Title: The Night Before
Author: Lisa Jackson
Genre: Romantic Suspense
Publisher’s Description: The next morning, Caitlyn Montgomery Bandeaux wakes covered in blood. But Caitlyn has no memory of the night before, when her estranged husband was brutally murdered like so many others she has known…Wanted by the police and haunted by horrifying, fragmented memories, Caitlyn turns to Adam Hunt, the town’s new psychologist. But how far can she really trust him? For as a twisted killer strikes again and again, Caitlyn’s about to discover that those who appear the most innocent are usually the most evil…
My review:If you don’t like to be scared silly, please scroll through this one, folks. But if you love things that go bump in the night, pick up this book, NOW!
Me? I love a good mystery, especially one that drops clues, but isn’t too obvious. And in “The Night Before,” there’s no guessing all the twists and turns this book takes.
It’s set up as a classic “unreliable narrator” scenario, with Caitlyn Montgomery Bandeaux waking up to a room covered in blood but no memory of the night before – and it turns out this has been a pattern in troubled Caitlyn’s life. To add to her troubles, her estranged husband, who was just about to file a lawsuit against her and officially file for divorce, was found dead in his home, having bled to death. Can, we, the reader trust Caitlyn? Or did she really murder her husband?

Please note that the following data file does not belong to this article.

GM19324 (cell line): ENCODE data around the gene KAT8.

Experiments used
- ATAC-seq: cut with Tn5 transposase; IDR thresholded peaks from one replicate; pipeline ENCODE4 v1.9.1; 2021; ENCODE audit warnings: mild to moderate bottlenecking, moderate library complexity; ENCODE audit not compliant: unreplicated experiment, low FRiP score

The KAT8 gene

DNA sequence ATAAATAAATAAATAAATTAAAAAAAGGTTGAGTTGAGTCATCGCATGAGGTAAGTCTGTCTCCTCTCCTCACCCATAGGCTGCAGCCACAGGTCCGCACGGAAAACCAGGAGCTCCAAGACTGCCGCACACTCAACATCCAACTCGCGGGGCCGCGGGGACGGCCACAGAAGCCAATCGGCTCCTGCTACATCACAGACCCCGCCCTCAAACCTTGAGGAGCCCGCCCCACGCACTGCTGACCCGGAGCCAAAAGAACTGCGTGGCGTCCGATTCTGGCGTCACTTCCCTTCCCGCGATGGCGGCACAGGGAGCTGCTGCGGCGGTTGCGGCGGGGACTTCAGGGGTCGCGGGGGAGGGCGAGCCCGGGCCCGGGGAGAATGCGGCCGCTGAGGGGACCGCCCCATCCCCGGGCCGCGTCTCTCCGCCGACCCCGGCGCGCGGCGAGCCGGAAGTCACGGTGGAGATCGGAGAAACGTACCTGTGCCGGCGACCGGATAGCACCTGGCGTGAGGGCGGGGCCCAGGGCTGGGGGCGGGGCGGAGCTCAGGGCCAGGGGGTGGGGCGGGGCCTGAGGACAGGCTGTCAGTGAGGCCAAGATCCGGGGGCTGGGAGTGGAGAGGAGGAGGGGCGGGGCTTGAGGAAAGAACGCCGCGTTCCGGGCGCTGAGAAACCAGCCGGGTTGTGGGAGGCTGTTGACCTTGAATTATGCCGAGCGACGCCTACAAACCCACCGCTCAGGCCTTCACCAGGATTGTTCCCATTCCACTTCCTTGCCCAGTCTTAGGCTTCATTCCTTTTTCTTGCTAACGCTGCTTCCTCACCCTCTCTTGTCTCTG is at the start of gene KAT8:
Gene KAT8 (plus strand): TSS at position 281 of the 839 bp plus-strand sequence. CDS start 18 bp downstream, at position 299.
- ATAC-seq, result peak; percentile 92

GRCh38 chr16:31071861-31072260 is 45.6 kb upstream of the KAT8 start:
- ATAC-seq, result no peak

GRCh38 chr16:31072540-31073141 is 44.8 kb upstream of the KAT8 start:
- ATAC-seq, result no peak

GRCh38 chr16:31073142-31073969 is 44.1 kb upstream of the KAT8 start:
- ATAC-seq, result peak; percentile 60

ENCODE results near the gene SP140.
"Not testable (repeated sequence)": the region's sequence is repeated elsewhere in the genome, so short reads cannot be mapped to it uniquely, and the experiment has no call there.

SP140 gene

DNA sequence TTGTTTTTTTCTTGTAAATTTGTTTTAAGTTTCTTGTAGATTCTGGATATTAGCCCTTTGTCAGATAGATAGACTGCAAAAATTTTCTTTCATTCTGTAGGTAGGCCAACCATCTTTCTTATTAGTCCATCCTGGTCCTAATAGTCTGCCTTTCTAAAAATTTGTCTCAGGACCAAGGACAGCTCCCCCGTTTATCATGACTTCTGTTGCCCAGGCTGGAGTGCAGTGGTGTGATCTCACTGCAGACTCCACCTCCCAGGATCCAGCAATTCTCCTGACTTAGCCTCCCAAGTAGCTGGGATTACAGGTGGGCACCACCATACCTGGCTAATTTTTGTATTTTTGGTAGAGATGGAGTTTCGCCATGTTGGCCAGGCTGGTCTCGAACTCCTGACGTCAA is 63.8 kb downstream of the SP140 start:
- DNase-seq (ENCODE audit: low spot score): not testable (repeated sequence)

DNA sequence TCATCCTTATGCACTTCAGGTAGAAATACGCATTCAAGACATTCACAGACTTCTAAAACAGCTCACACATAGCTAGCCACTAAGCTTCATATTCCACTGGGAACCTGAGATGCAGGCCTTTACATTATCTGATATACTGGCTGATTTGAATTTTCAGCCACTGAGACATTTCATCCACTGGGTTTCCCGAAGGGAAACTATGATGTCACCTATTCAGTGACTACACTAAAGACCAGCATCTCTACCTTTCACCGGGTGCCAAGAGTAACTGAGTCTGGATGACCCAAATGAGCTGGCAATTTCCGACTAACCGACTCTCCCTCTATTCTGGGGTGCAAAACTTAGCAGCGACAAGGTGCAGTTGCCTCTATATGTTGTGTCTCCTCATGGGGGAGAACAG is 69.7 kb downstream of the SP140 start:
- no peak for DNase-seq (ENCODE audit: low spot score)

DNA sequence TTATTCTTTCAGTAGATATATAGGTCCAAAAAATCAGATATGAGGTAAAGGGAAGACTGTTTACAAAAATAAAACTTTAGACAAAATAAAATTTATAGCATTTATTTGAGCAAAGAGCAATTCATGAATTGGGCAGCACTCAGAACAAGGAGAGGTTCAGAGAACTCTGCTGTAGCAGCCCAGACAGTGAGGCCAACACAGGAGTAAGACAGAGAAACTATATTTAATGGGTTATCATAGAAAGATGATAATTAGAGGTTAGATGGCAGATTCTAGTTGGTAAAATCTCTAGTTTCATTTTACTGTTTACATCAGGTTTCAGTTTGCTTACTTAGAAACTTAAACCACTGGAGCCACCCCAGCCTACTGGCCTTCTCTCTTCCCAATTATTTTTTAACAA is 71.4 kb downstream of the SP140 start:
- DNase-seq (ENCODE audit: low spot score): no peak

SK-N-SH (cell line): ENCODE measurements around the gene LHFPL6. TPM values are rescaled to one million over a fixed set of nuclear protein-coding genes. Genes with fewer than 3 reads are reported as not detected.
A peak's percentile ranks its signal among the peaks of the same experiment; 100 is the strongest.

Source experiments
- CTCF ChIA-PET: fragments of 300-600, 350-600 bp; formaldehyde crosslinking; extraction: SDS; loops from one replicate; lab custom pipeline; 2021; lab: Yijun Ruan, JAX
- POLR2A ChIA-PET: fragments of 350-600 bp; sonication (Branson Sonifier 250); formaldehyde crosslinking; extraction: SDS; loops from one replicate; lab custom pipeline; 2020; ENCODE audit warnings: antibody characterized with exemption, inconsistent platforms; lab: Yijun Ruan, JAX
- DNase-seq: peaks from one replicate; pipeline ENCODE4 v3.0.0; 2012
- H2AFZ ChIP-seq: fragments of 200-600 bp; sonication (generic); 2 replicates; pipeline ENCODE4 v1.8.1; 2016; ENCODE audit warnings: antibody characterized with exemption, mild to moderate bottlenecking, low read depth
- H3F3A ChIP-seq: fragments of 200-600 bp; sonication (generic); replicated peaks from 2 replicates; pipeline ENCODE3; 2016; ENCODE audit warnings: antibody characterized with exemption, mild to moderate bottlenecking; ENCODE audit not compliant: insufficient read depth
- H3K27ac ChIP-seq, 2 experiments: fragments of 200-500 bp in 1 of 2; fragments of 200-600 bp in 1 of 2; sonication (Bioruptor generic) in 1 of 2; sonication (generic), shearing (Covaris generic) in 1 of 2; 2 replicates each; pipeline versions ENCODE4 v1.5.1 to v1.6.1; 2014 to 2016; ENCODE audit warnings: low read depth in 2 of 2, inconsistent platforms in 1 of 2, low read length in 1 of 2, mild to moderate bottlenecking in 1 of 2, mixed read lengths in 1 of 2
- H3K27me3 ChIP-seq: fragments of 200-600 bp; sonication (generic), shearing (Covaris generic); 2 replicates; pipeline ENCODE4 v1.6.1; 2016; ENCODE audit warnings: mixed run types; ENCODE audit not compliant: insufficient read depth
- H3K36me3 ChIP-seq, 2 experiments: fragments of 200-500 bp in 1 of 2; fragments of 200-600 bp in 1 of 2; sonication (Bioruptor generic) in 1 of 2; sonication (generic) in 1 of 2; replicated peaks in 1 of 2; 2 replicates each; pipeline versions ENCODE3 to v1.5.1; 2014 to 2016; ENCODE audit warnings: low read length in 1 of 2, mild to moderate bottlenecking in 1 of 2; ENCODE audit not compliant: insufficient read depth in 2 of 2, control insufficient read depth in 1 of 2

This is the central mystery of the book.
Stir in the Montgomery family (who will make your dysfunctional family seem like the Waltons) and there’s a host of questions and a ton of issues as a creepy serial killer begins hunting down people connected to the family, believing it to be “fate.”
Jackson’s story keeps the reader guessing – I mean, Jackson’s no novice writer, to be sure. But it does tie up nicely in the end, with all questions answered, which TBH, is one of my favorite things about her novels. They are usually part of series (this one is number 1 in the “Savannah Series,” but the books can be read as stand-alone novels and generally the storylines don’t have too much crossover, so Jackson ties up the main character’s stories satisfactorily.
So, why four stars and not 5?
The romance in the “romantic suspense” was not all it was cracked up to be. Normally, there’s some chemistry between our hero and heroine. Here? Not so much. The main characters are so flawed in their own ways that it seems so impossible that they would be able to form a long-lasting bond. But Jackson adds that in there.
It would have been better if the romance was left out (or maybe just noted as an attraction between characters?) and left the mystery alone.
Either way, I’m excited to get to book two, “The Morning After,” which follows a reporter mentioned a couple of times in the story.